In the simplest sense, you only need to own a stock for two business days to get a dividend payout. Technically, you could even buy a stock with one second left before the market close and still be entitled to the dividend when the market opens two business days later. However, buying a stock just for a dividend can prove costly. To understand the entire process, you'll have to understand the terms ex-dividend date, record date and payout date.
The ex-dividend date is the date that stock shares trade without the dividend. Shareholders who buy a stock on the ex-dividend date are not entitled to the next dividend payout. Since these shareholders miss out on one of the assets that make a stock valuable, the stock price drops by the amount of the quarterly dividend on the ex-dividend date.
For example, a stock that pays a $1 annual dividend pays that dividend in four quarterly amounts of $0.25 each. If the stock's closing price the day before the ex-dividend date if $50 per share, that stock will be marked down to $49.75 at the next day's opening.
The record date is the date that your name needs to be on the company's books as a registered shareholder. The record date is set one business day after the ex-dividend date. So, to be officially recorded as a shareholder entitled to the next quarter's dividend, you must buy a stock two business days before the record date.
A stock's payout date is the day you actually receive your dividend. As long as you buy the stock before the ex-dividend date, which means you'll be a shareholder of record by the record date, you'll receive your dividend on the payout date.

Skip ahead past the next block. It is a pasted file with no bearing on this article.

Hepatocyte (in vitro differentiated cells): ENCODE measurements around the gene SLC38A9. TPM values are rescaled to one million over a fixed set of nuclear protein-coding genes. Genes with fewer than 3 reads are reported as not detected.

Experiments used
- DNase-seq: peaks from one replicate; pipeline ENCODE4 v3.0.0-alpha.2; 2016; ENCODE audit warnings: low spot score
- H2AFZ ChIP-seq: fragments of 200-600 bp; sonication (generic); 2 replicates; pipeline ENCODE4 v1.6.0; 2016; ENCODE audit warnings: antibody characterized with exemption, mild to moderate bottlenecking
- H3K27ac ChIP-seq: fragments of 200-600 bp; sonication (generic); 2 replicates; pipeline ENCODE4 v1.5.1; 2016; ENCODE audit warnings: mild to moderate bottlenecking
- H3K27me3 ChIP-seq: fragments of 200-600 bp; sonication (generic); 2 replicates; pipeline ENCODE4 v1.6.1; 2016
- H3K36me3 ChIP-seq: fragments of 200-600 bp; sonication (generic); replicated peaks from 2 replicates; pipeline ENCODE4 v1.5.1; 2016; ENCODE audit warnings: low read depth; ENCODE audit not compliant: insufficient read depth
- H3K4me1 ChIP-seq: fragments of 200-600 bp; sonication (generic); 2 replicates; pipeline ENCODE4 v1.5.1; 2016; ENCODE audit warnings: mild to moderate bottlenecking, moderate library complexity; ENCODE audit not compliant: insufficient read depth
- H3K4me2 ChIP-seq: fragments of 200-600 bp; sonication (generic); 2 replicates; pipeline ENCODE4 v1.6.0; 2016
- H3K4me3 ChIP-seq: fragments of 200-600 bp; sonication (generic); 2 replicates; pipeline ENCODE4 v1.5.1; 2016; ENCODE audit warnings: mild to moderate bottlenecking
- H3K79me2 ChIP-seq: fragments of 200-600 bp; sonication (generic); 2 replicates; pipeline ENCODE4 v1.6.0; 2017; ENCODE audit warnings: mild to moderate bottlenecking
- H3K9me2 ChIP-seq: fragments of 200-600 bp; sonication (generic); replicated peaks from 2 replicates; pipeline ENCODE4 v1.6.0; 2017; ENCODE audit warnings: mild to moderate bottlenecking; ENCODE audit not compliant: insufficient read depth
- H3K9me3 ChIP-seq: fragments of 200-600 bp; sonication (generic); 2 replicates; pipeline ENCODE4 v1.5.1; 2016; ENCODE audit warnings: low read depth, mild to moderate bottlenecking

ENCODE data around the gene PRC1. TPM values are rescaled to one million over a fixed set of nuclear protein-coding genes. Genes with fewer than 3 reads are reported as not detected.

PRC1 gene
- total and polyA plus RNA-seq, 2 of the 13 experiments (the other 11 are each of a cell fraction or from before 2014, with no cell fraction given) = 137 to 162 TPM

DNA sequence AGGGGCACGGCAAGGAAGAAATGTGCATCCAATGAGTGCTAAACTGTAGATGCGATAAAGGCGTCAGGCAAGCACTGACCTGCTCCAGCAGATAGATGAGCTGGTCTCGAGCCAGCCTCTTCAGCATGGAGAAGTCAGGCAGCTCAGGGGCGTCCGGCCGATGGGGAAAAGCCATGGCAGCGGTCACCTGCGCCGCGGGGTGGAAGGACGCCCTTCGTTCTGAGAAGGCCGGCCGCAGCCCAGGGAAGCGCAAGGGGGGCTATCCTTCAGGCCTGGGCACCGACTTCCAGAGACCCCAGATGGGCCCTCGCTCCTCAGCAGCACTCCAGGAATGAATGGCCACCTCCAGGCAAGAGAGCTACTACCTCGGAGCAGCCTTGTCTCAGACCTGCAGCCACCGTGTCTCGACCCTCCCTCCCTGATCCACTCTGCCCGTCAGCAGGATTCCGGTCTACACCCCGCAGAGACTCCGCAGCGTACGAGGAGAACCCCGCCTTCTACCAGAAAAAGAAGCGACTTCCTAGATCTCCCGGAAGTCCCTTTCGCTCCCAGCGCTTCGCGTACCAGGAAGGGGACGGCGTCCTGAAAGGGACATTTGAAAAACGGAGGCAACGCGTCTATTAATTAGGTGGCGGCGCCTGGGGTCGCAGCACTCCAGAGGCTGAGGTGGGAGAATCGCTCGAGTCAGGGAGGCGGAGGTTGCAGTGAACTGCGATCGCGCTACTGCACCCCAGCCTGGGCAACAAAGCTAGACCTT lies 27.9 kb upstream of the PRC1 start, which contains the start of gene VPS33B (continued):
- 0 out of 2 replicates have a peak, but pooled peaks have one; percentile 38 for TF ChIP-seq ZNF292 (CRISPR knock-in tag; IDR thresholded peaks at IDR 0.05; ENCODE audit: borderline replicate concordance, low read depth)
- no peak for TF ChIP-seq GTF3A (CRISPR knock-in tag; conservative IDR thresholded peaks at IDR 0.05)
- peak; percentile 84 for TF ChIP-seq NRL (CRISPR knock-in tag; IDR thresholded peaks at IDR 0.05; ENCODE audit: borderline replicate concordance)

Buying Stocks for Dividends
If you buy a stock the day before the ex-dividend date, you're entitled to the next dividend. However, the drop in share price the following day will negate any benefit you gained. In fact, it could make things worse for you financially due to taxation.
The dividend you're entitled to when you buy a stock the day before the ex-dividend date will be an ordinary dividend. This means the dividend will be taxed at your ordinary income tax rate, the same as your wages or salary. Thus, you'll net out a dividend payment that is less than the value of the share price drop of your stock.
Once you hold your stock for at least 60 days, your ordinary dividend may become a qualified dividend, which receives a more favorable tax rate. Over the short-term, however, buying a stock before it goes ex-dividend can prove costly.